Water Conservation. It's For Life.

David Schwartz

Occupation:

Geologic technician

David’s hobbies:

I enjoy gardening, nursery hopping, collecting, propagating and growing unusual plants (especially cheilanthoid ferns and members of the family Proteacaea), and visiting botanical gardens.

David’s favorite plant:

Pellaea andromedifolia (Coffee Fern) was my first xeric fern find, and to this day remains my favorite overall plant. Grevillea Superb is probably my favorite overall flower, and Banksia grandis is (currently) my favorite tree.

Recommended gardening website:

www.australianplants.com (Australian Native Plants Nursery) is my favorite website. I enjoy putting together wish lists of the plant material owner Jo O’Connell has to offer.

Why David’s garden is important to him:

My garden serves many functions. It serves as a demonstration of what can be done with a small suburban yard, as an example of water-wise gardening, but mostly it serves as my refuge where I do something to please myself first and foremost, and then share that with friends and family.

What people tell David about his garden:

Most people are intrigued by my garden. Invariably they tell me that they’ve never seen anything like it outside of botanical gardens. Most tell me that they really like the garden and the plant selection.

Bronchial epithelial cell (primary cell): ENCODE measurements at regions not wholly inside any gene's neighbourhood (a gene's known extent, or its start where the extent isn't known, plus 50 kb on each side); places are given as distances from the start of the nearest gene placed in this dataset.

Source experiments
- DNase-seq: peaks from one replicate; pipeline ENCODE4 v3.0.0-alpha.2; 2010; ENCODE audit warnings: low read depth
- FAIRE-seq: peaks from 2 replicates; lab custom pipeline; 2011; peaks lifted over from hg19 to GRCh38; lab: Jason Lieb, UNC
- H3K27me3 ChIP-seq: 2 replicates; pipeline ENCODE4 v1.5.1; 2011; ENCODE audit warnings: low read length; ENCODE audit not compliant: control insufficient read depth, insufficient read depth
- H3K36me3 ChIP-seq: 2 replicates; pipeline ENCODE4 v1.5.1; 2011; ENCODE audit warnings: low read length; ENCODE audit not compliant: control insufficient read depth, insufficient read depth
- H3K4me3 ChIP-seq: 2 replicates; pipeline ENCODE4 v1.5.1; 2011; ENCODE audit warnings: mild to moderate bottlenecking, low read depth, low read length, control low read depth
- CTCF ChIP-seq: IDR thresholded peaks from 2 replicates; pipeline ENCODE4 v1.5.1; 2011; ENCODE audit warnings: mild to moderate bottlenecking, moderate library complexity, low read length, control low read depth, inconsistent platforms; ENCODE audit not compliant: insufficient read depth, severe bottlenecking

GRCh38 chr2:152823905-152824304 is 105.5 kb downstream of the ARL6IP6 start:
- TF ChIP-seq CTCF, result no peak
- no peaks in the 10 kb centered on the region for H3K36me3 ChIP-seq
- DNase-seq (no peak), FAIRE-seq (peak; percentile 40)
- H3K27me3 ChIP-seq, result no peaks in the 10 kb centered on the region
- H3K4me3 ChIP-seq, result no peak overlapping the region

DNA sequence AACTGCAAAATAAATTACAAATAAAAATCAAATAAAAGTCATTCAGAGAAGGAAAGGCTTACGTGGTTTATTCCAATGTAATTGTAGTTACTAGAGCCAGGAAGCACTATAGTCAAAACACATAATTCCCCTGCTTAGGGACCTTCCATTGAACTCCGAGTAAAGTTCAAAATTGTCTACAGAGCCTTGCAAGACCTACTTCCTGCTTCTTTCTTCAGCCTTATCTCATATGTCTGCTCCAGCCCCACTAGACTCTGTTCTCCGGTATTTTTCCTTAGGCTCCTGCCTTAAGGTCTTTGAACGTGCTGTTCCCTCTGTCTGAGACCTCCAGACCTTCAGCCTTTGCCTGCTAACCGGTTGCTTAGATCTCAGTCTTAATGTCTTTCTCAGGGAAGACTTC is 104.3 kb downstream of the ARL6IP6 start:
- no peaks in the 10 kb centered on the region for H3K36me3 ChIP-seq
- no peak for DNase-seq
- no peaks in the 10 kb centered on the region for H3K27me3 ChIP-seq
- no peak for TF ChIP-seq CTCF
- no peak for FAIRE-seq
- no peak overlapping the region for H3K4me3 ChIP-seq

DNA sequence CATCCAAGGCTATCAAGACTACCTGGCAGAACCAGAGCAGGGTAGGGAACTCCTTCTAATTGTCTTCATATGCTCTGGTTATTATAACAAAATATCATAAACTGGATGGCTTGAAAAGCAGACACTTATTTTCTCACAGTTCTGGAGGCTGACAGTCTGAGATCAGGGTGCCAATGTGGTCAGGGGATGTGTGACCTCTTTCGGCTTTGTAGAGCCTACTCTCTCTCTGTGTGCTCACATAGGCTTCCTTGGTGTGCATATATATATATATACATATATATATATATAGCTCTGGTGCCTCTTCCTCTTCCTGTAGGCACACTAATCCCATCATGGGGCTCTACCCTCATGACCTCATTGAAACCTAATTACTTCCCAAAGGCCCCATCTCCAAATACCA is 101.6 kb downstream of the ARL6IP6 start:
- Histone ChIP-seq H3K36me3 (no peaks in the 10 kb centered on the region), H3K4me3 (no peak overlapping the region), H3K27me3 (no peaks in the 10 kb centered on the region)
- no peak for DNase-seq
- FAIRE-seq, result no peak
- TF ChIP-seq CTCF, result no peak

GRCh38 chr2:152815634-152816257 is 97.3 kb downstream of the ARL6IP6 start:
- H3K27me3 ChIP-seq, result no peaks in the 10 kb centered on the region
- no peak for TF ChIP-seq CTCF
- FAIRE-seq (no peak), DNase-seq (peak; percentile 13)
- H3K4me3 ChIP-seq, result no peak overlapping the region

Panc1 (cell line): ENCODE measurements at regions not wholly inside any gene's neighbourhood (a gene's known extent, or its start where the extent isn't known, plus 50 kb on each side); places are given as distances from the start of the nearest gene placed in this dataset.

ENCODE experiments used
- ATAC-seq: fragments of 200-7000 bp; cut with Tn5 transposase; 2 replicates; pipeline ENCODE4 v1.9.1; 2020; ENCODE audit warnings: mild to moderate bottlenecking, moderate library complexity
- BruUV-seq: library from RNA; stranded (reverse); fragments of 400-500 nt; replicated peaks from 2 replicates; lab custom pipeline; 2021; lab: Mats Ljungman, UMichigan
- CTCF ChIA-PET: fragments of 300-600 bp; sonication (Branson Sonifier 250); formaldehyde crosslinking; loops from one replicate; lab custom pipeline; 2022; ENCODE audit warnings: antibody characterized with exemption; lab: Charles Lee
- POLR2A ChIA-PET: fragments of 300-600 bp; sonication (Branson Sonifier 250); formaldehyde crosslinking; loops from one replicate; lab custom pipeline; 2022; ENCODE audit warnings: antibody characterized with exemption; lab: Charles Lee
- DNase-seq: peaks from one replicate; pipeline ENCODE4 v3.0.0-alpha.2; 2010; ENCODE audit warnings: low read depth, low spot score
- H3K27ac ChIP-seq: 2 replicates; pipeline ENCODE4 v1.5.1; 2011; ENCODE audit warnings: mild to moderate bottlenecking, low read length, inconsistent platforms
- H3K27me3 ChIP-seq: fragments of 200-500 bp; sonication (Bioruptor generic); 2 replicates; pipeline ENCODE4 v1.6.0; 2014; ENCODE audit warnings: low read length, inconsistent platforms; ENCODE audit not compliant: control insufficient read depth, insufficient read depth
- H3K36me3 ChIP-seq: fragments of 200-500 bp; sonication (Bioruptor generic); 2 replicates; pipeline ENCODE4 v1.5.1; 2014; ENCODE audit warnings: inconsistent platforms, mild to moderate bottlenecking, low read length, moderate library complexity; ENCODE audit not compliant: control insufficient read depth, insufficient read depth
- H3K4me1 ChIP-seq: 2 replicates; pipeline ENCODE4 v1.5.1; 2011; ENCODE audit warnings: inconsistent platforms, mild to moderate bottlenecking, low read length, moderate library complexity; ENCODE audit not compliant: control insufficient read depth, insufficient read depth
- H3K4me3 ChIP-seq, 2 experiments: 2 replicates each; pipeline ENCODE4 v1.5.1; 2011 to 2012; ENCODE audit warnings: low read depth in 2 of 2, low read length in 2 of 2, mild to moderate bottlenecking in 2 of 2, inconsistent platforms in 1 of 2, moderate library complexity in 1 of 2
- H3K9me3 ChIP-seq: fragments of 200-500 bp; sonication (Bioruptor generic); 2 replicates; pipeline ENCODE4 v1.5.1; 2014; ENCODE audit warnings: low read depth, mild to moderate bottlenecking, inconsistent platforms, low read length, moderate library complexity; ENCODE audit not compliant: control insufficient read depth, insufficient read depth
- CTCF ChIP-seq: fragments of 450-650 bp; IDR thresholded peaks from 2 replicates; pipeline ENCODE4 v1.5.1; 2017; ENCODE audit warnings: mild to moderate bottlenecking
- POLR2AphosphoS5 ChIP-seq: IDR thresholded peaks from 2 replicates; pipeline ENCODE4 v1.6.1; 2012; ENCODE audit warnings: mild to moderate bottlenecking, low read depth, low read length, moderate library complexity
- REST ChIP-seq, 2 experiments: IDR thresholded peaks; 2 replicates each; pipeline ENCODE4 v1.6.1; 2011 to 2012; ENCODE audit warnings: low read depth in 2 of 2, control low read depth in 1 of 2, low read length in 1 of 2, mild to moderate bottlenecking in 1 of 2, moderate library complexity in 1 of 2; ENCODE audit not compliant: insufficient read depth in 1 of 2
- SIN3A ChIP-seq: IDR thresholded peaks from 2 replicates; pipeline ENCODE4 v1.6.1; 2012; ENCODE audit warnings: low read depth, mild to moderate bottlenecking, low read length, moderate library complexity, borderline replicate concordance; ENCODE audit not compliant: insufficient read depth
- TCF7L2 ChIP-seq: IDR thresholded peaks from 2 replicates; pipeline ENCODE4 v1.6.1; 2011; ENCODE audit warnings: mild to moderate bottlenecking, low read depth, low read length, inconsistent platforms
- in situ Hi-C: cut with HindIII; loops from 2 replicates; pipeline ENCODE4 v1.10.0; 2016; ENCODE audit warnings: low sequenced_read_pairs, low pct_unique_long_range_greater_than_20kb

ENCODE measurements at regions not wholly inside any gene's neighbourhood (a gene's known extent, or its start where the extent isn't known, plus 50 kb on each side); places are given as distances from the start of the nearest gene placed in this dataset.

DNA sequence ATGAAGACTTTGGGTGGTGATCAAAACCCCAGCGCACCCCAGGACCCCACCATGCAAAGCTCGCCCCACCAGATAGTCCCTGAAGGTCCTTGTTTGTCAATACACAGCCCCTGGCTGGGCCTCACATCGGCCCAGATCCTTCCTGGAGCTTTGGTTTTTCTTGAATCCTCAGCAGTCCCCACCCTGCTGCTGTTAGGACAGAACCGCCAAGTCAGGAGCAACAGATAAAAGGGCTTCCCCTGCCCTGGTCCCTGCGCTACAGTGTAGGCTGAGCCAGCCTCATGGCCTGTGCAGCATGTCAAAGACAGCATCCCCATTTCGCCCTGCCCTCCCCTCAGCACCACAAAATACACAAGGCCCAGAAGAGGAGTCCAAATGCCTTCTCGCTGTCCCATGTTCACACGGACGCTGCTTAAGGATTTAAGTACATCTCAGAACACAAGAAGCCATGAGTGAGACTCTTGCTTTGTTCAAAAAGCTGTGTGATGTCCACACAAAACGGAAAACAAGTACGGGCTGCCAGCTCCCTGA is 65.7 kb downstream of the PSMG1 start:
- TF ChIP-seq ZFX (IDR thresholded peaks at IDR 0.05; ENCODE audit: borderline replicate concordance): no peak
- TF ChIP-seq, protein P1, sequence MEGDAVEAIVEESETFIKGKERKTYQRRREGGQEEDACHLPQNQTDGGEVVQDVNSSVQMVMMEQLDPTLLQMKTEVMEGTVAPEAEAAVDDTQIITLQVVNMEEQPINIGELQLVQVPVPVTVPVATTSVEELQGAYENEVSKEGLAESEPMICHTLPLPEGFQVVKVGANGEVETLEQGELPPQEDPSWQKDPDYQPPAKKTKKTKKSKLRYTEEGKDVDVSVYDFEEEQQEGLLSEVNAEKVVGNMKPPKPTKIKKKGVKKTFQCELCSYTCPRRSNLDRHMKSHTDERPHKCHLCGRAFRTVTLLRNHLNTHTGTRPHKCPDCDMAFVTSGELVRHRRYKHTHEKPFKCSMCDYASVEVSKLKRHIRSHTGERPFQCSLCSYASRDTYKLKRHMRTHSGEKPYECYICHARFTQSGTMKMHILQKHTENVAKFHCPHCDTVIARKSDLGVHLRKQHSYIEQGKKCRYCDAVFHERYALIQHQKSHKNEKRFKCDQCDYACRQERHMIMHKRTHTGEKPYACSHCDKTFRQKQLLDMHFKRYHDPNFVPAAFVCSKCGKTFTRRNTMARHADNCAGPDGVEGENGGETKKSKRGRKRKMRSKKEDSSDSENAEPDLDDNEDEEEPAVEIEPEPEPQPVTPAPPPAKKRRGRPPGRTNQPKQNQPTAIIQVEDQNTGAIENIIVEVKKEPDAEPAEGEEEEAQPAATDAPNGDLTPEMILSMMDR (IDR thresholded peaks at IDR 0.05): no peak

What surprises people most about David’s garden:

People are surprised at the variety of plant material. From trees and shrubs, to rock garden perennials, bulbs and ferns, there is such different form, foliage, texture and flower color that abounds throughout the garden.

What David likes most about his water-wise garden:

My garden is my sanctuary. I can go through on a daily basis and see what’s changed, and what’s new. I always enjoy finding the seedlings or sporelings that spontaneous show up, especially sporelings of my xeric ferns. The fern sporelings validate that I designed and constructed the garden in such a way that mimics they’re natural environment.

Saving water is important because…

water is a limited resource in California. We need to be responsible with this resource so that there is enough for all Californian—individuals, industry, agriculture and the nature environment that surrounds us.